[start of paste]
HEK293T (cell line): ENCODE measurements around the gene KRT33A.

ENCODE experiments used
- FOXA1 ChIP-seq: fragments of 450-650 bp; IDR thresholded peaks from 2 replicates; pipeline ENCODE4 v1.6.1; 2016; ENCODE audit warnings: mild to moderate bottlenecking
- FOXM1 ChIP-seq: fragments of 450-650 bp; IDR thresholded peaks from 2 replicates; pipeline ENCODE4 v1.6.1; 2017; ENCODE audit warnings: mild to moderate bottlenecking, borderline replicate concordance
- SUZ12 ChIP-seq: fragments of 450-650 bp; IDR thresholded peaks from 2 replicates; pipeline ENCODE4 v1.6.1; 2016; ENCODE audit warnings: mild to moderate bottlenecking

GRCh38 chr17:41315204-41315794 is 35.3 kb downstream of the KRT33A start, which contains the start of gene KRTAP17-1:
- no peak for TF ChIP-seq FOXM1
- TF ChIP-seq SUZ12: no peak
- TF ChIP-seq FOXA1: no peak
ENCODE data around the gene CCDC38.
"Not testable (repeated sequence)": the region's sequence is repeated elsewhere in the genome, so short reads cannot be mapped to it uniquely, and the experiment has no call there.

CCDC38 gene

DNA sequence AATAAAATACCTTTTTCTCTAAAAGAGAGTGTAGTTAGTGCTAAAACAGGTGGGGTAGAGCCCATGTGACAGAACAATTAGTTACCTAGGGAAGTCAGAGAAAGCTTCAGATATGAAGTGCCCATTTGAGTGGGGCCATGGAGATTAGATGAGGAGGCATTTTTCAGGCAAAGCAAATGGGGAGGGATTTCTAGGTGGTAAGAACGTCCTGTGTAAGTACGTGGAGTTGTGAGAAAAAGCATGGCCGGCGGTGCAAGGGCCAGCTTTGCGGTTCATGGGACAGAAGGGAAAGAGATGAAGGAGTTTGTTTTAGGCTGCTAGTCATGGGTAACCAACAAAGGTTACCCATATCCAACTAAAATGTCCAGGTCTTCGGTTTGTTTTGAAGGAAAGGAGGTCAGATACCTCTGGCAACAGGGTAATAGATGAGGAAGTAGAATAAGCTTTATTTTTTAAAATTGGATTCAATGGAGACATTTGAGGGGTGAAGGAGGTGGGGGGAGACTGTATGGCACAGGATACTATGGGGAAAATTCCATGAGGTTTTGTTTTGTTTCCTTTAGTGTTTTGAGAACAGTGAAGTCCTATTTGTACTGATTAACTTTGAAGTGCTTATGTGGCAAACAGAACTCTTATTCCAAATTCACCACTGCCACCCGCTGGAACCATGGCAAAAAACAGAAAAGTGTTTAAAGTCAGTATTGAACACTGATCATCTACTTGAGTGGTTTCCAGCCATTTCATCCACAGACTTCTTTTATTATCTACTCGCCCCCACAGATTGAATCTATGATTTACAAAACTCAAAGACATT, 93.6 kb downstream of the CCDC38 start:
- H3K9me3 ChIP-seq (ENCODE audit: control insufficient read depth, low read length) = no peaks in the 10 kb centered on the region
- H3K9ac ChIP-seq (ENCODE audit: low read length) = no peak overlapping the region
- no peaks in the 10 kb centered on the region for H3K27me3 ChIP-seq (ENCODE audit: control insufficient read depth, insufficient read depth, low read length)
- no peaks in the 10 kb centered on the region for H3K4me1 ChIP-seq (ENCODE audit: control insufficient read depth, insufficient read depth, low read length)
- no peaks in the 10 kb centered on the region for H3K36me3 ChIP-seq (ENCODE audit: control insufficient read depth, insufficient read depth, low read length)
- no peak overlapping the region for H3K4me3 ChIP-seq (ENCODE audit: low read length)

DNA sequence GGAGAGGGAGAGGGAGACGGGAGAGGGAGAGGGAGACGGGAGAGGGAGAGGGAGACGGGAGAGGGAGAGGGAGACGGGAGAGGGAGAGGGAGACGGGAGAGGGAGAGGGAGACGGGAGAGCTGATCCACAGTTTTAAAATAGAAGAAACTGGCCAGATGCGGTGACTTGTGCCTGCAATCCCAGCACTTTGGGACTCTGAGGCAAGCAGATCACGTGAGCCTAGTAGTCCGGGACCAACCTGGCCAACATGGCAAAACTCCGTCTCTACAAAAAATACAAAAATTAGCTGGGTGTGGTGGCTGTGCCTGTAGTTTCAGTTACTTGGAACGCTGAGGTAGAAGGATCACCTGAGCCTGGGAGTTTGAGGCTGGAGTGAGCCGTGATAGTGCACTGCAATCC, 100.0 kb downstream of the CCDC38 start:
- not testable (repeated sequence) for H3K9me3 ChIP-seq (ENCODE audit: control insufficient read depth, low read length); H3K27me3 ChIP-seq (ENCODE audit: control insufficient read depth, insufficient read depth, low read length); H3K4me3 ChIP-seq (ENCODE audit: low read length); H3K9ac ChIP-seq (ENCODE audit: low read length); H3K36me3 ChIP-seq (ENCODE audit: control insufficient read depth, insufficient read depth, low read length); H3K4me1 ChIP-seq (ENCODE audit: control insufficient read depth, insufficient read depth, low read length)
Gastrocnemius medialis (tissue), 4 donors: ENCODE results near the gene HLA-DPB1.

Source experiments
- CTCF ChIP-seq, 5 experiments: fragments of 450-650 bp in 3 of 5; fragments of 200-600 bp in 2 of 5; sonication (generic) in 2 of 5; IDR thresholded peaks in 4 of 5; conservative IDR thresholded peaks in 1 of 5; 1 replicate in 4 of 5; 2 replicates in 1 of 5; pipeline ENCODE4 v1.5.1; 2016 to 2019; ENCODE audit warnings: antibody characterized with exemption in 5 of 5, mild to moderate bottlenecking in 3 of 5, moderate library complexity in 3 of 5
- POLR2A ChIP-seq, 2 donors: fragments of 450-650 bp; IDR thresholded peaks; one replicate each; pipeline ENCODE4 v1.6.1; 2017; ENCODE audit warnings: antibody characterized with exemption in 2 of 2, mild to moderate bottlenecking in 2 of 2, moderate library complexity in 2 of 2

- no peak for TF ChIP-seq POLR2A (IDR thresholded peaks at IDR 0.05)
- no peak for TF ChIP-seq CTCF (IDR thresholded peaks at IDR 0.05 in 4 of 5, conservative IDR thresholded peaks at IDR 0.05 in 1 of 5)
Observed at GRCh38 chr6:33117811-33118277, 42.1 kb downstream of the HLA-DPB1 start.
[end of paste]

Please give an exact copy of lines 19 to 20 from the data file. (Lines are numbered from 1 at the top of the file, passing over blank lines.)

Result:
- no peak overlapping the region for H3K4me3 ChIP-seq (ENCODE audit: low read length)

DNA sequence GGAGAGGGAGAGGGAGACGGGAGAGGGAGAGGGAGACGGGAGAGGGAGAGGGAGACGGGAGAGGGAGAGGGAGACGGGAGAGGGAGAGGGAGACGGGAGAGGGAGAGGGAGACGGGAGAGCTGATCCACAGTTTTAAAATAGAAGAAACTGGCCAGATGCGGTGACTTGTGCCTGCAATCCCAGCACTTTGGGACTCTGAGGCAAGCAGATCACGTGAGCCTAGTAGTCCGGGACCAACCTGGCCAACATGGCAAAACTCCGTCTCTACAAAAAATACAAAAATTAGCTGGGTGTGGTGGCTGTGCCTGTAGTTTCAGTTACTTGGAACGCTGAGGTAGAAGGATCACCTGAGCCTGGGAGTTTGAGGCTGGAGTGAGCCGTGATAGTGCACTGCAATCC, 100.0 kb downstream of the CCDC38 start: